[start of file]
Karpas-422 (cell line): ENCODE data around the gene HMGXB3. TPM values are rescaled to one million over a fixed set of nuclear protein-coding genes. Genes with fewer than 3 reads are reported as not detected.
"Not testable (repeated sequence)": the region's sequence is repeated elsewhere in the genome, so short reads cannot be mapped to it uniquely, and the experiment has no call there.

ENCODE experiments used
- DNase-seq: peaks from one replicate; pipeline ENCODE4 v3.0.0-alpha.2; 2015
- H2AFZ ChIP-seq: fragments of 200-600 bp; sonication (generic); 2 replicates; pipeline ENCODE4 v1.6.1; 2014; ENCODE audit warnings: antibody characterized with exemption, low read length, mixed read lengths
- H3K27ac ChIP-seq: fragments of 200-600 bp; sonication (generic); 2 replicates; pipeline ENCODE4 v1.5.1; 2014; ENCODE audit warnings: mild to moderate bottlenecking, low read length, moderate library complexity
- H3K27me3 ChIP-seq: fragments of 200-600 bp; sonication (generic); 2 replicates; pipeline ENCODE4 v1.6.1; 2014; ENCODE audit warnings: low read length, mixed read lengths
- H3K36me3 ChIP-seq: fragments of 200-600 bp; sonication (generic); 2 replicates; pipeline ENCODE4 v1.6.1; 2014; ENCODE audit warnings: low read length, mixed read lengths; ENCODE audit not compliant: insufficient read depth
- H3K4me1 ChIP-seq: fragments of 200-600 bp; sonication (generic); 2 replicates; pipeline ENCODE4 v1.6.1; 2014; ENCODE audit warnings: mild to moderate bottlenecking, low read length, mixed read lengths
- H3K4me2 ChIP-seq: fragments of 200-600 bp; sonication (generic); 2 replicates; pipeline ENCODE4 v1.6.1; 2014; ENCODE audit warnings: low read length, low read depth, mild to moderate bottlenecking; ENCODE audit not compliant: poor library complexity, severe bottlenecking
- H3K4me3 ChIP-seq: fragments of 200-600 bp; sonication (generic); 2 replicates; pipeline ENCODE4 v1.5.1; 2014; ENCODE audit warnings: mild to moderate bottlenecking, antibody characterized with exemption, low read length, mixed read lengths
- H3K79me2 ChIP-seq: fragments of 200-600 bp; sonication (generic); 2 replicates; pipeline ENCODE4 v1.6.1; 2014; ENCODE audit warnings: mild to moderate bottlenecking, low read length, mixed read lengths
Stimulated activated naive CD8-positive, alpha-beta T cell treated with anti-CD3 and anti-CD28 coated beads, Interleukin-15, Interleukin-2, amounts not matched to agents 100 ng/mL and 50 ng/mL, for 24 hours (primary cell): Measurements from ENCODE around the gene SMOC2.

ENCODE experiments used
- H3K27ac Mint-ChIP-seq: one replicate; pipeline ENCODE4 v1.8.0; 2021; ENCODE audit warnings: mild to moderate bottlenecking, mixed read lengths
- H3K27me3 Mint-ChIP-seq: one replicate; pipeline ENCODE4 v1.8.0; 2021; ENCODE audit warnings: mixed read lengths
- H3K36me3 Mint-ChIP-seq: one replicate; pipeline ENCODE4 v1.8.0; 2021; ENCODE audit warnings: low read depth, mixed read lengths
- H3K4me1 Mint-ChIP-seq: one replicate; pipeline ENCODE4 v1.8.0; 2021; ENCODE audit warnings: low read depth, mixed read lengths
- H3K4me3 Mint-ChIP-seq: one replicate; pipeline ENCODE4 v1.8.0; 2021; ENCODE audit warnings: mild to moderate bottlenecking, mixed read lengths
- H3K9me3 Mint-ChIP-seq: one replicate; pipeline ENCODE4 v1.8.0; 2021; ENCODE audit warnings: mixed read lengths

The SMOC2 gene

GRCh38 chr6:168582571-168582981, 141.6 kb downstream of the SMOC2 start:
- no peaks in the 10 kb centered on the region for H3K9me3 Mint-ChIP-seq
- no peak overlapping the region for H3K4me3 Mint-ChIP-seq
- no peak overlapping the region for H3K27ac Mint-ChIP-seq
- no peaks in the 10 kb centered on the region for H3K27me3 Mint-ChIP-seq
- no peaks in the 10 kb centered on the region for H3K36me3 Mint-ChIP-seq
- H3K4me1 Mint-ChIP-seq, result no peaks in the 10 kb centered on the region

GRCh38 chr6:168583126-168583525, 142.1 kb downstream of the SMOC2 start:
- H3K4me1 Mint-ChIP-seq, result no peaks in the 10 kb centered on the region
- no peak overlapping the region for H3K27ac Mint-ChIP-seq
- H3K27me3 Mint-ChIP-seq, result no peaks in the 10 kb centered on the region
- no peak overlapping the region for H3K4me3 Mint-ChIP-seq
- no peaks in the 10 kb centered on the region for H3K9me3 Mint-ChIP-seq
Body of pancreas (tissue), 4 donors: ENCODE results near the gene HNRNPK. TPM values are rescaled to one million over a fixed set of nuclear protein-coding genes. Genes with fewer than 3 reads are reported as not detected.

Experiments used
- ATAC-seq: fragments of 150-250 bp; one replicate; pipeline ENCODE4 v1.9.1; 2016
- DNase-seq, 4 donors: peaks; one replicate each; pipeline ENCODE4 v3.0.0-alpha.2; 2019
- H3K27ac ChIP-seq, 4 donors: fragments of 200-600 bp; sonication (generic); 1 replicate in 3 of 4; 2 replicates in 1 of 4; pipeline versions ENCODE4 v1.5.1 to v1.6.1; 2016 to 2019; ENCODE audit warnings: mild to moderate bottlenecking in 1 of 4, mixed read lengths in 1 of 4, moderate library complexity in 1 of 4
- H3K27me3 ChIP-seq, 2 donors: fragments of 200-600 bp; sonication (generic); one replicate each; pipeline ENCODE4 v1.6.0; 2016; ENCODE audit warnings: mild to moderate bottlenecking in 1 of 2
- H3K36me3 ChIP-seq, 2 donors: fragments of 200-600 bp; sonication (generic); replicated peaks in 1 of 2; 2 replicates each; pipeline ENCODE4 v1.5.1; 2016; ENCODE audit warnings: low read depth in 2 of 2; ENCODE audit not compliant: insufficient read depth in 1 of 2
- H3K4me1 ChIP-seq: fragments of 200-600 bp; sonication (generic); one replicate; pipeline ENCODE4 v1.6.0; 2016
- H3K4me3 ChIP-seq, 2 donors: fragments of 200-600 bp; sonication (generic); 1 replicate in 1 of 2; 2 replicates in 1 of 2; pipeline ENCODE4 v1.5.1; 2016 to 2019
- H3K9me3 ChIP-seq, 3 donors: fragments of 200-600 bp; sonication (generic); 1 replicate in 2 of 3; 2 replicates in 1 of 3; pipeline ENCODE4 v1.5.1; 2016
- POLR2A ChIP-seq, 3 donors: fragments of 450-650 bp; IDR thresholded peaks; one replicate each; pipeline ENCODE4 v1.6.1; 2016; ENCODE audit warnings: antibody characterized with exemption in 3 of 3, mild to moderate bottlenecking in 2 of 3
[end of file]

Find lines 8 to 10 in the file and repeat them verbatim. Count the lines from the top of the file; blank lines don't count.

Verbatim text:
- H3K36me3 ChIP-seq: fragments of 200-600 bp; sonication (generic); 2 replicates; pipeline ENCODE4 v1.6.1; 2014; ENCODE audit warnings: low read length, mixed read lengths; ENCODE audit not compliant: insufficient read depth
- H3K4me1 ChIP-seq: fragments of 200-600 bp; sonication (generic); 2 replicates; pipeline ENCODE4 v1.6.1; 2014; ENCODE audit warnings: mild to moderate bottlenecking, low read length, mixed read lengths
- H3K4me2 ChIP-seq: fragments of 200-600 bp; sonication (generic); 2 replicates; pipeline ENCODE4 v1.6.1; 2014; ENCODE audit warnings: low read length, low read depth, mild to moderate bottlenecking; ENCODE audit not compliant: poor library complexity, severe bottlenecking